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Sisyphus was a king in Greek mythology who cheated death. Twice.
This angered Zeus, who punished Sisyphus by assigning him a never-ending task. Sisyphus had to struggle to push a boulder to the top of a hill, only to have the boulder roll back to the bottom of the hill once he reached the top.
Then Sisyphus had to go back down the hill and start the task all over again. It was a hopeless task with no chance of success, yet it was Sisyphus's job to keep doing it for eternity.
A similar scene plays out in customer service every day.
The customer service representative is Sisyphus, and the customer's problem is the boulder. The rep struggles to get the boulder to the top of the hill—a successful and happy resolution. The boulder rolling back down the hill is a service failure.
And who is Zeus?
It's the executive who assigned the impossible task. They've unwittingly prevented the rep from consistently getting the boulder over the hill. This frustrates the rep and angers the executive, who wrongfully assumes the rep just needs more motivation to push the rock a little harder.
Here are four ways this happens.
1. Poor Products and Services
In 2016, Samsung released the new Galaxy Note 7 smartphone. Unfortunately, the phone had a defect that caused it to spontaneously catch fire.
It was a public relations disaster for Samsung and a very real safety concern for affected consumers. Imagine being a customer service rep for Samsung or one of the wireless carriers that sold the faulty device?
This is a highly-publicized example, but companies release faulty products and services every single day. Here are a few examples:
A hotel's airport shuttle was chronically late.
A new software release contained multiple bugs.
Cheaper ingredients cut costs, but hurt food quality at a popular restaurant.
Customer service reps take the brunt of customer anger in these situations. It's frustrating for the rep because they didn't create the poor product or service, and they're often powerless to fix it.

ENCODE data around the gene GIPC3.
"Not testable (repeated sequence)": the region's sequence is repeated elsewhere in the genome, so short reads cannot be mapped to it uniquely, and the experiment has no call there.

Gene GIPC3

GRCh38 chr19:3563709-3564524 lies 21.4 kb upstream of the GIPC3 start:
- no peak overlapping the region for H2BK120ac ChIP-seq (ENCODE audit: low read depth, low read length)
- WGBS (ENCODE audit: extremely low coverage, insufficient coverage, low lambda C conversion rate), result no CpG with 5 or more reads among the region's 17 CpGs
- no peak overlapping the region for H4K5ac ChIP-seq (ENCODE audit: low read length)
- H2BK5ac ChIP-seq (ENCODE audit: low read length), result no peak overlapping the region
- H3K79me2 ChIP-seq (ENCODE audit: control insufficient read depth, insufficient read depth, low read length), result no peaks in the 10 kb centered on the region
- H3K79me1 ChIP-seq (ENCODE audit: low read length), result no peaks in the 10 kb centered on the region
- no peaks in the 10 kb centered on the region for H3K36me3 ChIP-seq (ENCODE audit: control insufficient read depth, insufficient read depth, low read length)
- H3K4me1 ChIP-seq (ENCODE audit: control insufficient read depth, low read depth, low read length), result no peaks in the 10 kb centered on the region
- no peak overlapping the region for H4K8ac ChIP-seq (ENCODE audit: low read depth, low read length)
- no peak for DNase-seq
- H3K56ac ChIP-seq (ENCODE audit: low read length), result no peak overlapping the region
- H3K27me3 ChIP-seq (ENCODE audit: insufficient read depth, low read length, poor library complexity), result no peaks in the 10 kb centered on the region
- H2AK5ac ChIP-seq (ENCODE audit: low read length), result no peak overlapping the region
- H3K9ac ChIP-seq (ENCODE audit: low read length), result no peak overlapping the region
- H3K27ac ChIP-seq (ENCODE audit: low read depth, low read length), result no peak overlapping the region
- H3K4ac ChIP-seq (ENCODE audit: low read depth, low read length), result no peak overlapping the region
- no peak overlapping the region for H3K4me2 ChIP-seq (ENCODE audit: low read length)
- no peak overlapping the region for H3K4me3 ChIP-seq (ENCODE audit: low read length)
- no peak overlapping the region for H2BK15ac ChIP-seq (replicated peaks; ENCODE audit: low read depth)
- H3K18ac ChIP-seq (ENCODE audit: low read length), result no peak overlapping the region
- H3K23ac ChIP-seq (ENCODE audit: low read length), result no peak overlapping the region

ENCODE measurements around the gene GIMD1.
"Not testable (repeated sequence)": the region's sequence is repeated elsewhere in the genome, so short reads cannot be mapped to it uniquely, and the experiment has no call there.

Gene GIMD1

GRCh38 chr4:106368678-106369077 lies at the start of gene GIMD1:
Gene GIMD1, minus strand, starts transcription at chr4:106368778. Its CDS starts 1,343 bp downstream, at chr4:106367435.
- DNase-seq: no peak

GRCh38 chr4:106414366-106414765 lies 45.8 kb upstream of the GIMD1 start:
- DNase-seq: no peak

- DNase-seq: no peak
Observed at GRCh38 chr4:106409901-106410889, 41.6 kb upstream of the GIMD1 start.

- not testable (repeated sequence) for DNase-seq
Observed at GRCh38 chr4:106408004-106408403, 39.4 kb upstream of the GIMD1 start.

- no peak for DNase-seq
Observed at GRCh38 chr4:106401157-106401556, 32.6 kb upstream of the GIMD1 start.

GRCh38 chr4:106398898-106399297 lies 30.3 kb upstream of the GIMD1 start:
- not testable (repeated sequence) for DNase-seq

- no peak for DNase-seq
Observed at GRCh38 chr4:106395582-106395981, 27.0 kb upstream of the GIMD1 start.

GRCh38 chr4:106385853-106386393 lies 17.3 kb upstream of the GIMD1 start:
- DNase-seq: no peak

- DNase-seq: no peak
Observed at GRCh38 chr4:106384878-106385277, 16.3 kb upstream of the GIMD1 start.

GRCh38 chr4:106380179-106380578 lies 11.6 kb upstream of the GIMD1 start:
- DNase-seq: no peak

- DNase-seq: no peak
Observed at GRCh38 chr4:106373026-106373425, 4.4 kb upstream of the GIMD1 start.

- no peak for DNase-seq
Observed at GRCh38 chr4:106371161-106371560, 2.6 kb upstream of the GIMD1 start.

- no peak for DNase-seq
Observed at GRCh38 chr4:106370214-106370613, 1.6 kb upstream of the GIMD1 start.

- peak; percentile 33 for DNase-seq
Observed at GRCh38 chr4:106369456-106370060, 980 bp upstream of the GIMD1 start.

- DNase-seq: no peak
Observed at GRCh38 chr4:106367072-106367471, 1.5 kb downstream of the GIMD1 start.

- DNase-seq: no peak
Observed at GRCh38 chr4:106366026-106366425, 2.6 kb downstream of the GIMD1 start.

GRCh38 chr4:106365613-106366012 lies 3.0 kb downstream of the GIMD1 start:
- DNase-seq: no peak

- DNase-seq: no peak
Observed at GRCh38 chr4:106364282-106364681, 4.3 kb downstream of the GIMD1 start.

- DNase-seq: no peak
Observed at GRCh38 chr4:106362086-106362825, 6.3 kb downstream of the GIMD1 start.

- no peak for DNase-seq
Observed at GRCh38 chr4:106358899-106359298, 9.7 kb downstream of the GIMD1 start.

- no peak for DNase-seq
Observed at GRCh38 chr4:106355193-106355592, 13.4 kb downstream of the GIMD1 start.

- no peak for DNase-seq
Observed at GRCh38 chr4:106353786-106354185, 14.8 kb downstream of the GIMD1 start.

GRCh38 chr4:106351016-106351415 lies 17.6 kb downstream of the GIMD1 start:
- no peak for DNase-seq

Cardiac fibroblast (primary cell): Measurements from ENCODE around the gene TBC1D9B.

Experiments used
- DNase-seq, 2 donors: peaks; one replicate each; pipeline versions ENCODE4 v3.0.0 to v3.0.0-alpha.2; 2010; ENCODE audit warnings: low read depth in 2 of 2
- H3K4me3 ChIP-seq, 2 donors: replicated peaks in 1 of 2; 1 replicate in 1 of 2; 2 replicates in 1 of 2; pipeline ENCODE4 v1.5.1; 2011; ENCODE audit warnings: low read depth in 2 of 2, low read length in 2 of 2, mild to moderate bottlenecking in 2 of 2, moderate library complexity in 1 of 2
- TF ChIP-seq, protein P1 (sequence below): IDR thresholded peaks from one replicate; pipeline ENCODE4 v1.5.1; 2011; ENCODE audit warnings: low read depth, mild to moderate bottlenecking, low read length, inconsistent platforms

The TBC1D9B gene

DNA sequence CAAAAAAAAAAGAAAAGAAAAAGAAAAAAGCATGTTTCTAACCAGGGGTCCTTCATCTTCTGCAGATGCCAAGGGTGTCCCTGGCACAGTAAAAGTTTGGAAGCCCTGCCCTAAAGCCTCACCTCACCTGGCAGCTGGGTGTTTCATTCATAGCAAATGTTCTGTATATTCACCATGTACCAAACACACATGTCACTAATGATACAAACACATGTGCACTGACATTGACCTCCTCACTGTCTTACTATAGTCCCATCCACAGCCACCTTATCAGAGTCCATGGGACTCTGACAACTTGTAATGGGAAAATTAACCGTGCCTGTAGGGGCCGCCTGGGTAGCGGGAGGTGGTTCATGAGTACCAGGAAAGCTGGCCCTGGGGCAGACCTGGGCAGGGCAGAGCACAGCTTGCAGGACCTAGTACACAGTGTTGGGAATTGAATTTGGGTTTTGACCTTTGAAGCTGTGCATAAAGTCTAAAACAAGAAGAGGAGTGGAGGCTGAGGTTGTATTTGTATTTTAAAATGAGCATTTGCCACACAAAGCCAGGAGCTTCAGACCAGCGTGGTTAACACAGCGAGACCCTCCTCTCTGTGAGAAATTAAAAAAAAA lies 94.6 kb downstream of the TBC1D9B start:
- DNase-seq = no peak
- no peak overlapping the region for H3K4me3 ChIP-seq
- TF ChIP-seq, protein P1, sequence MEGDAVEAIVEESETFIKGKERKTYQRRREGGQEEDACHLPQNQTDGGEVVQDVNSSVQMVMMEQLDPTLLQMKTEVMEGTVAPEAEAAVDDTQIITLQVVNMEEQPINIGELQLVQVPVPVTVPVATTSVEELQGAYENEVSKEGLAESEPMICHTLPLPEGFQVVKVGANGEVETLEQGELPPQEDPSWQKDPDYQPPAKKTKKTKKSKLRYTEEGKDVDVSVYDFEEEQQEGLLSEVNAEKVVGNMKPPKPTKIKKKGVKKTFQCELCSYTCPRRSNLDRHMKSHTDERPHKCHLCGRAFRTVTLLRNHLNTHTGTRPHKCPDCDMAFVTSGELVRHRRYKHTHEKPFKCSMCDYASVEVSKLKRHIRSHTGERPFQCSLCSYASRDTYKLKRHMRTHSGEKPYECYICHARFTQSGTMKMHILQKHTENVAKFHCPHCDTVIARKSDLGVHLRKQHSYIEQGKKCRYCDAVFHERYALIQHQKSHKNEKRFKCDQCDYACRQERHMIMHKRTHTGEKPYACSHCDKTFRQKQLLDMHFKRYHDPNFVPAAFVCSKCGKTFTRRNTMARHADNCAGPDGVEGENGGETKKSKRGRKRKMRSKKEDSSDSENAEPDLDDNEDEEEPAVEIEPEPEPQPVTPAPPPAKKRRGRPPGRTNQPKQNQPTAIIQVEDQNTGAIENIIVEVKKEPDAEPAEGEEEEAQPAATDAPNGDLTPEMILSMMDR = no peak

The solution is collect, analyze, and act on the early warning signs of a defective product or service. You can easily involve your reps to do this without a survey.
2. Overpromising by Marketing and Sales
In 2017, McDonald's scrambled to create a new marketing campaign in response to a viral phenomenon. People were suddenly clamoring for the company to bring back a limited-production Szechuan sauce that had been a promotion for the 1998 Disney movie, Mulan.
The company announced an extremely limited release, but it was poorly planned. Some stores received just 20 packets of the sauce. Other stores received no sauce at all, despite the ad campaign promising the sauce would be there.
The result was hoards of angry customers at McDonald's locations all over the country who took out their anger on frontline employees who had nothing to do with the ill-conceived promotion.
Marketing and sales departments often make promises they can't keep in an effort to land the next sale:
A salesperson promises an impossible delivery time to close a deal.
A new promotion isn't programmed in a retailer’s point of sale system.
Marketing creates a new ad campaign without telling customer service.
Customer service reps pay the price when marketing and sales departments get desperate to land new business. Customers expect to get what they were promised by marketing or sales, and direct their anger at frontline reps when they don't get it.
There are two solutions here.